Czerwinski WWS-1 Salamandra
Страна: Польша
Год: 1936

M.Simons The World's Vintage Sailplanes 1908-45

M.Simons The World's Vintage Sailplanes 1908-45


  The Salamandra was one of the few gliders to make an international reputation and was one of the few manufactured in quantity outside its country of origin. The total number built is not known but is thought to exceed 500 and this is perhaps the only sailplane of European design to have been built in China.
  The origin of the type goes back to Waclaw Czerwinski's CW-2 of 1929, which was a lightweight, open-framed and wire-braced glider of 11 metres span very similar in concept to the German Hangwind and Hols der Teufel. In 1936 Czerwinski joined a new Government-sponsored aviation workshop, the WWS, in Krakow. The Salamandra was his first design for this new factory and the prototype flew in mid-1936, after which large scale production began.
  It was a 12.5 metre sailplane with the aerofoil section Goettingen 387. The usual single-spar wing with torsion box leading edge was employed, with a single bracing strut. A nacelle housed the pilot whilst two booms carried the tail. Each boom was a light box beam, bolted at the front to the nacelle and at the rear to the fin, with wire diagonal bracing and wires to wing attachment points part way out along the span, to keep the tail straight. The nacelle was a plywood skinned box with an open cockpit. The skid was sprung by means of an inflated rubber tube trapped between skid and keel member with a lace-up canvas fairing.
  The Salamandra was easy to fly and very robust. If broken its sub-assemblies could be replaced easily. Its performance was good enough for soaring and for cross-country flying up to Silver ‘C’ standard. About 140 were built before the German and Russian invasions of 1939. Some were exported to Estonia, Finland and Yugoslavia. The standard Polish color for training sailplanes was bright orange.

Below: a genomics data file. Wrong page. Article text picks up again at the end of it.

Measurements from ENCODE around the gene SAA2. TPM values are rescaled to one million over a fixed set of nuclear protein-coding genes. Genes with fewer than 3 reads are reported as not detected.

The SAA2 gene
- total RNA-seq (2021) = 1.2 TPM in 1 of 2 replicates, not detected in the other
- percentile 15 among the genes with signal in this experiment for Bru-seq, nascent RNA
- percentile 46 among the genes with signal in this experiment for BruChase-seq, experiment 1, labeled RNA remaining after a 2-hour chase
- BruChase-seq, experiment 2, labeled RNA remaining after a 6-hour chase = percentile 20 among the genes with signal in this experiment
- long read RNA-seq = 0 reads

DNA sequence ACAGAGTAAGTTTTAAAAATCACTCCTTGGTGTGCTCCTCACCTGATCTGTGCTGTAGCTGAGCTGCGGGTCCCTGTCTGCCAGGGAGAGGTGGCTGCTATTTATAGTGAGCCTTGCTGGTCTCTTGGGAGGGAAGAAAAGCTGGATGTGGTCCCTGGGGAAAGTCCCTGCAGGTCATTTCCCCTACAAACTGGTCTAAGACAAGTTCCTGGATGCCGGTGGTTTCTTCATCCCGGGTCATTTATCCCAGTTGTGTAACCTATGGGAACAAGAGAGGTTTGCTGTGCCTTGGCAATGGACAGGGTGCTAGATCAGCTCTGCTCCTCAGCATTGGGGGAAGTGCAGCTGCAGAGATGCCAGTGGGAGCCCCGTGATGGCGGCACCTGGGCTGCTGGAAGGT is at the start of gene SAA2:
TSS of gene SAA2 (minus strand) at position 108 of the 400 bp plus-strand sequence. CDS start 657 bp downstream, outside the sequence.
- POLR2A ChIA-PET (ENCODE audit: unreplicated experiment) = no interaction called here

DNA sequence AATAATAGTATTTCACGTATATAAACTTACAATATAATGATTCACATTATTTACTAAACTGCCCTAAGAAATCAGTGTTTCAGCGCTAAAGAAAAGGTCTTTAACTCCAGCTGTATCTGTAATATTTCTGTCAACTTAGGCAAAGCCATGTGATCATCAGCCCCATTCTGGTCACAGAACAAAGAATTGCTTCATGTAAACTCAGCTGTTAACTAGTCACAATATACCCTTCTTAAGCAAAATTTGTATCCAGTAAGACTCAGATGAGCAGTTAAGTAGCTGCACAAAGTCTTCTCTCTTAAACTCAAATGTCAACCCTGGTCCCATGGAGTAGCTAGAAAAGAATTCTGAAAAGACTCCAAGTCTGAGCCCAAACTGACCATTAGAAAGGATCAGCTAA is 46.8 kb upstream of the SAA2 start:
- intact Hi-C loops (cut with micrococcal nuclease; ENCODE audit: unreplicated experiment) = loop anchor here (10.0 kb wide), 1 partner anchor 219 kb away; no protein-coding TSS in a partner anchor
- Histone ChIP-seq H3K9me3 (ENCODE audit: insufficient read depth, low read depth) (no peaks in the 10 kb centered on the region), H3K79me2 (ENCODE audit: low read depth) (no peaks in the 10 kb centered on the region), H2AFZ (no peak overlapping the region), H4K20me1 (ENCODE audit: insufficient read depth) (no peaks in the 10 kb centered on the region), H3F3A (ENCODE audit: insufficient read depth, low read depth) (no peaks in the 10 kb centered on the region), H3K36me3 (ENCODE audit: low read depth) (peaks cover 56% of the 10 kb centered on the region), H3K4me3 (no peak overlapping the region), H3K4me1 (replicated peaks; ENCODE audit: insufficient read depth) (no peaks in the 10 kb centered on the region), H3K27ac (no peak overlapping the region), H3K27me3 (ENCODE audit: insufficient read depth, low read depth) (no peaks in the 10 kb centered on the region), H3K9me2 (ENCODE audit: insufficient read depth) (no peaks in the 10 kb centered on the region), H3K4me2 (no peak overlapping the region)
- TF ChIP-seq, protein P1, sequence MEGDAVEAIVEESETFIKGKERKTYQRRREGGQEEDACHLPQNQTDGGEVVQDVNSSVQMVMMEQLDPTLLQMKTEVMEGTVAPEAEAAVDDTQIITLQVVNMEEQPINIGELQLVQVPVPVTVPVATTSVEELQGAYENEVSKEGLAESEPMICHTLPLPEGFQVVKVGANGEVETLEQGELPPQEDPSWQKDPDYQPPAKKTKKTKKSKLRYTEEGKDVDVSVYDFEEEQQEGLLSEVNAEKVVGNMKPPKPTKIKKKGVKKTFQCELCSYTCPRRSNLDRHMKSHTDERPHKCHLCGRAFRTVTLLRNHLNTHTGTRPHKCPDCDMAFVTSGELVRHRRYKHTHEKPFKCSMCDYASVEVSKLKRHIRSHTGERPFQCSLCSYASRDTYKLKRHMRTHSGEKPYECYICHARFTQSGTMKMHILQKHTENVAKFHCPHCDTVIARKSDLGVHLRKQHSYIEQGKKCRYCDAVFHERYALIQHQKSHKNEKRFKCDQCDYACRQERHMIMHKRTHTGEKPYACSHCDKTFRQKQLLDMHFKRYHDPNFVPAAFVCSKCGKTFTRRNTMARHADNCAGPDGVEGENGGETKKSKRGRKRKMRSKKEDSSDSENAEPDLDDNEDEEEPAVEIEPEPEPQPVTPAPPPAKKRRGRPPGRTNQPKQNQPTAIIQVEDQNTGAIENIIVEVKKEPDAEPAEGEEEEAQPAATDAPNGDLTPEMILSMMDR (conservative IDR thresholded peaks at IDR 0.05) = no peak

A single Salamandra survived after 1945 and was used as a pattern for new drawings. The first five gliders built in Poland after the war’s end were Salamandras and were flown in 1947. Subsequently production began again, with some modifications. The 1949 version was fitted with airbrakes and was generally strengthened. In 1953 a further variety appeared with a windscreen, a larger tailplane and mass-balanced elevators. Altogether 223 Salamandras were built in Poland between 1947 and 1953, some remaining in service till 1962.
  Meanwhile in 1942 the designer, Czerwinski, who had left Poland as a refugee, was living in Canada and working there for de Havilland. From memory, he reproduced the Salamandra drawings and under the name Sparrow, a Canadian version flew successfully, the chief modifications being the addition of a central landing wheel and slightly smaller wingspan with less area. In 1945, the Canadian Wooden Aircraft Company built the Robin, which was Czerwinski’s final version. It had an enlarged fin and rudder, a slightly different wingtip, and an improved nacelle shape, but it was still recognisably a Salamandra.
  The most unexpected development came in 1955 when, as a result of an order from Peking, a special Chinese version was built and 50 were exported from Poland to China. Production in that country was also begun, under licence, though it is not known how many were built. A two-seat version was also developed there, for training. Czerwinski, prior to 1939, had designed two further gliders for the WWS, the WWS-2, a primary trainer, and the WWS-3, Delfin, a gull-winged sailplane intended to replace the popular Komar.

  Technical data:
   Salamandra, 1936: Span, 12.50 m. Wing area, 16.9 sq m. Aspect ratio, 9.25. Empty weight. 110 kg. Flying weight. 195 kg. Wing loading. 11.6 kg/sq m. Aerofoil, Gollingen 387. Best glide ratio. 1:16.5 at 56 km/h.
   Salamandra. 1953: Span, 12.48 m. Wing area. 16.9 sq m. Aspect ratio, 9.2. Empty weight, 140 kg. Flying weight, 225 kg. Wing loading. 13.3 kg/sq m. Best glide ratio, 1:15.2.
A Salamandra in pre-war Poland, probably an early model, perhaps even the prototype. The nose of the nacelle shows signs of repair. In such restricted cockpits, a pilot’s foot would sometimes jump off the rudder pedal in a heavy landing and smash through the thin plywood. The primary trainers in the background are thought to be of the Polish Wrona bis type.
A Salamandra after an up-slope outlanding after a cross-country flight. The type was used for all three Silver 'C' tasks. To complete a 50 km distance flight in such a sailplane was a considerable achievement.